Could we be getting closer to a treatment or cure for colic?
I was interviewed recently for a Huffington Post article, Science Has Maybe Found a Way to Help Colicky Babies (Please, Fingers Crossed).
The article reviewed a brand new study in the journal, Pediatrics, that looked at Lactobacillus Reuteri (aka probiotics) as a possible treatment for colic.
To be clear, this isn’t the first study to look at the effectiveness of probiotics for colic. However, the studies done to date have been largely inconclusive.
For this particular study, researchers looked at 345 breastfed and formula-fed infants with colic. They gave approximately half the infants probiotics, while the other half received a placebo.
The results were as follows:
“After 14 days, nearly 60 percent of breastfed infants receiving the probiotic improved, which the researchers defined as a 50 percent reduction in the babies’ baseline amount of crying. By 21 days, two-thirds had improved.”
Surprisingly, the effects on formula-fed infants were not significant. Researchers noted there was insufficient data to recommend probiotics for formula-fed infants.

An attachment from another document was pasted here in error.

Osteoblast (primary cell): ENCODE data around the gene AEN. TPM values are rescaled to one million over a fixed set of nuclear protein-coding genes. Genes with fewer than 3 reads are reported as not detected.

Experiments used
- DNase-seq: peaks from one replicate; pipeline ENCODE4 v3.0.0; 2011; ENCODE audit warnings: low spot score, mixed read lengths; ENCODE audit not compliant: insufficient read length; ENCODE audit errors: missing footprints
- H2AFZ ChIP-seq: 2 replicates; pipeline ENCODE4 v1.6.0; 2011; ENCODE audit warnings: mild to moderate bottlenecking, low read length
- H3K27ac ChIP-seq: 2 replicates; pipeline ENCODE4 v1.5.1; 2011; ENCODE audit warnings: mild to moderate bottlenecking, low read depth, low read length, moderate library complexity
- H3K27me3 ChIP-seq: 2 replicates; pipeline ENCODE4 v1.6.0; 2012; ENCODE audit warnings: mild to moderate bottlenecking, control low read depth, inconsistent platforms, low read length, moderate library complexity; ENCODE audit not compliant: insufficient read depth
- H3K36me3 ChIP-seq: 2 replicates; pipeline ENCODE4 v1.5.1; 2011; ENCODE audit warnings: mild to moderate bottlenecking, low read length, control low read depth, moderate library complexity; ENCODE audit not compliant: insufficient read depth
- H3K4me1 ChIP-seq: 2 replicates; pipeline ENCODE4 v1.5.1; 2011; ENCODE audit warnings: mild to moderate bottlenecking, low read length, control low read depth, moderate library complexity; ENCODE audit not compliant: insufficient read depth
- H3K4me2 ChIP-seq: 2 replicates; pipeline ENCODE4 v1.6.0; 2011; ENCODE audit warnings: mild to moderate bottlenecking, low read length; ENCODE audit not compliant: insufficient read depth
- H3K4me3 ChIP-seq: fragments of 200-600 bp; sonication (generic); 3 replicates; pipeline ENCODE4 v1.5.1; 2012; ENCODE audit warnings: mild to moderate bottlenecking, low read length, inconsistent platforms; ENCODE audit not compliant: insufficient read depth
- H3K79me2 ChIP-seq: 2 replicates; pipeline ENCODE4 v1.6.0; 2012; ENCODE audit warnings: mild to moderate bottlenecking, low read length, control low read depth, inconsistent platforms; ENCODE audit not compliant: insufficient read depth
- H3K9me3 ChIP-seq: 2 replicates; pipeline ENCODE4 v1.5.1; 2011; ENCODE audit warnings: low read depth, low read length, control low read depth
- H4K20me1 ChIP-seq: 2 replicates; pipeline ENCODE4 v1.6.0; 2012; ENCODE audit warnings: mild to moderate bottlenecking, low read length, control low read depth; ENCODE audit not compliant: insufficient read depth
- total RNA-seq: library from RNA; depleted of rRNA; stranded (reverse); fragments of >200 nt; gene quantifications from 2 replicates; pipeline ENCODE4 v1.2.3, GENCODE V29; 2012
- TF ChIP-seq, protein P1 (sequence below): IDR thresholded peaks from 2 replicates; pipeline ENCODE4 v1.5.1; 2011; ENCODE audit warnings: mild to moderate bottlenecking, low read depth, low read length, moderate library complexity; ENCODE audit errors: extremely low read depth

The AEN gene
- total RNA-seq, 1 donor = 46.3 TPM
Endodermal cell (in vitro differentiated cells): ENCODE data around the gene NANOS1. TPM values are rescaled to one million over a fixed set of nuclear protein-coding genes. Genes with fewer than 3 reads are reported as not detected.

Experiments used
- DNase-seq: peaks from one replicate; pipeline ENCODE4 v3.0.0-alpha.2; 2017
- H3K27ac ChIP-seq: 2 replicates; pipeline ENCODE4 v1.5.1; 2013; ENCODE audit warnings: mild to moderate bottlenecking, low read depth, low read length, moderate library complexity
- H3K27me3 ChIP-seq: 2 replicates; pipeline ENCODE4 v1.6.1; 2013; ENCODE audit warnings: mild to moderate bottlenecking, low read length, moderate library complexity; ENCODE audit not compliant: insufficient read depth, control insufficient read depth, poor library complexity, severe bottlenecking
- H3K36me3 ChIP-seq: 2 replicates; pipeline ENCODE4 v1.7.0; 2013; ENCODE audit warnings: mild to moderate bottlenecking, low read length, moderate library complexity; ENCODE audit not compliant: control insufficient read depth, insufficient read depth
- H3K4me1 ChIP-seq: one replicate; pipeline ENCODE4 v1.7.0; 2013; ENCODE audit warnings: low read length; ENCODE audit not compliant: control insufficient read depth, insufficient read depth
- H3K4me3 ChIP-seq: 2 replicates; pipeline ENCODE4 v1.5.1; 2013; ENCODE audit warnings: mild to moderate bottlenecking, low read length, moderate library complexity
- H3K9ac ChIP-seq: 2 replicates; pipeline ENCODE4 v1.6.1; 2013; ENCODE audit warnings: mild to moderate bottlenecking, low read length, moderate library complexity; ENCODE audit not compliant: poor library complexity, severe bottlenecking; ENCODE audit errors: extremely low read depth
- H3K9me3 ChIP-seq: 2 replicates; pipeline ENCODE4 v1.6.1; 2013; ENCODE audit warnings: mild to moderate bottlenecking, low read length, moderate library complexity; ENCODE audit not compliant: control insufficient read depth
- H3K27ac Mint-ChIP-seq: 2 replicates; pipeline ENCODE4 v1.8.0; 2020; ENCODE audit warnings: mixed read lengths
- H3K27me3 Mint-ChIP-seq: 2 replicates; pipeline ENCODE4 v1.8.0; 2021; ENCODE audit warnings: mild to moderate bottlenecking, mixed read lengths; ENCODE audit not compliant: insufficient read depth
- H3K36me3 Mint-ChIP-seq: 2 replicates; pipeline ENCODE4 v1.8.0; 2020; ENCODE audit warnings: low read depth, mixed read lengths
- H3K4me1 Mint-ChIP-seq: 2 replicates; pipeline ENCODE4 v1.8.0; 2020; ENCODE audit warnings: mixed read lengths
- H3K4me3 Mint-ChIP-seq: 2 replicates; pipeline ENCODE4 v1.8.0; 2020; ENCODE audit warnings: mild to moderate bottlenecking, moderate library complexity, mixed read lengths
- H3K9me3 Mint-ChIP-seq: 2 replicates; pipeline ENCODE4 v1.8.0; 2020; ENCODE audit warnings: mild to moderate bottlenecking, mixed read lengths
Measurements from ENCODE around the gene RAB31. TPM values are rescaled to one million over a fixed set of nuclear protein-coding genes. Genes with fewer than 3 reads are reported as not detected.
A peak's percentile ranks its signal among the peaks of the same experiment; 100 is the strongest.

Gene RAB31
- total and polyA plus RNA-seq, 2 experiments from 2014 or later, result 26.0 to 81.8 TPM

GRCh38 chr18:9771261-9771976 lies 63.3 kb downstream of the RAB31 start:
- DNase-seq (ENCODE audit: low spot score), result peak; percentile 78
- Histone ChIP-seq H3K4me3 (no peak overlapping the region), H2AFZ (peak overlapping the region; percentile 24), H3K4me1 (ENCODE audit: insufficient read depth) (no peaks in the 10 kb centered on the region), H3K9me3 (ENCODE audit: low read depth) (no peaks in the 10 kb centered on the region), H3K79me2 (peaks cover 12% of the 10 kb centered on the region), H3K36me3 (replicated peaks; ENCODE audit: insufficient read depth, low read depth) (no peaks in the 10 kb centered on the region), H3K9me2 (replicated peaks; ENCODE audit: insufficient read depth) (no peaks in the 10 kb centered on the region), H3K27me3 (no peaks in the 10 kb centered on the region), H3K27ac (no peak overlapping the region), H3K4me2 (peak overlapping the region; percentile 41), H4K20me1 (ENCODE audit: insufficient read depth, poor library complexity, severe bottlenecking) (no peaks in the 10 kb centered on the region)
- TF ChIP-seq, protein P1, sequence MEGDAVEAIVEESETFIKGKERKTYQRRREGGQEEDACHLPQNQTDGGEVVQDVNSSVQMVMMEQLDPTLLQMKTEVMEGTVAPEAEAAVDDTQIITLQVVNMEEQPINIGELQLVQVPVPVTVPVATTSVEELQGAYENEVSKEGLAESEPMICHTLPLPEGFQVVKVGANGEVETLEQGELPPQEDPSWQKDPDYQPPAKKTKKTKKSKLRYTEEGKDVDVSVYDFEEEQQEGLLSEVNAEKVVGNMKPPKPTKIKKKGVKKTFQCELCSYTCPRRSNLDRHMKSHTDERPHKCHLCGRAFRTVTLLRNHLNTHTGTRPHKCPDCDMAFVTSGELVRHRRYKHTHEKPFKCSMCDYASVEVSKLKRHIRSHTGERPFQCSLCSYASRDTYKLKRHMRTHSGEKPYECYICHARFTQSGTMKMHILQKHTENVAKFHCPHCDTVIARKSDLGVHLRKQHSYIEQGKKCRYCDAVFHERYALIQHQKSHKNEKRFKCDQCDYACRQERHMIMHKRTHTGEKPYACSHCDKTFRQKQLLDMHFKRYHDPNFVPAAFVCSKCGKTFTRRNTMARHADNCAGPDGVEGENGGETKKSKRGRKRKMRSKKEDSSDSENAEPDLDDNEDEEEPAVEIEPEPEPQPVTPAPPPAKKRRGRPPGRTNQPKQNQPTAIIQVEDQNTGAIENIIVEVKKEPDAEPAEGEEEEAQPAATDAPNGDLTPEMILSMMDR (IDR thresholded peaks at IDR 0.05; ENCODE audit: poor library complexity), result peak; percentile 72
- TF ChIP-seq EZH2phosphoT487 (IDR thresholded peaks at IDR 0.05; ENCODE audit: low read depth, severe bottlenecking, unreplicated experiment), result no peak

Here’s my take on this: most experts agree that there are likely many factors that determine whether a baby will be colicky or not, including:
When a baby cries a lot because of temperament, it’s often because they’re “over”-reacting (at least in our minds) to minor discomforts or frustrations.
So, if we can give these babies probiotics and potentially reduce a source of minor tummy upset, why not?
However, to say that treating this one potential factor could cure colic…well, I think that’s a big stretch.
In fact, when I asked members of my Facebook page whether probiotics had worked for them, the general response was a clear “no”.
Hopefully there will be more studies done in the near future, and we can pinpoint other potential treatments for colic.
In the meantime, click on over to my Facebook post (above) and let us know if probiotics have worked for you!
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A Possible Treatment Or Cure For Colic?
Is My Baby Colicky or High Needs?
Rare Causes of Infant Fussiness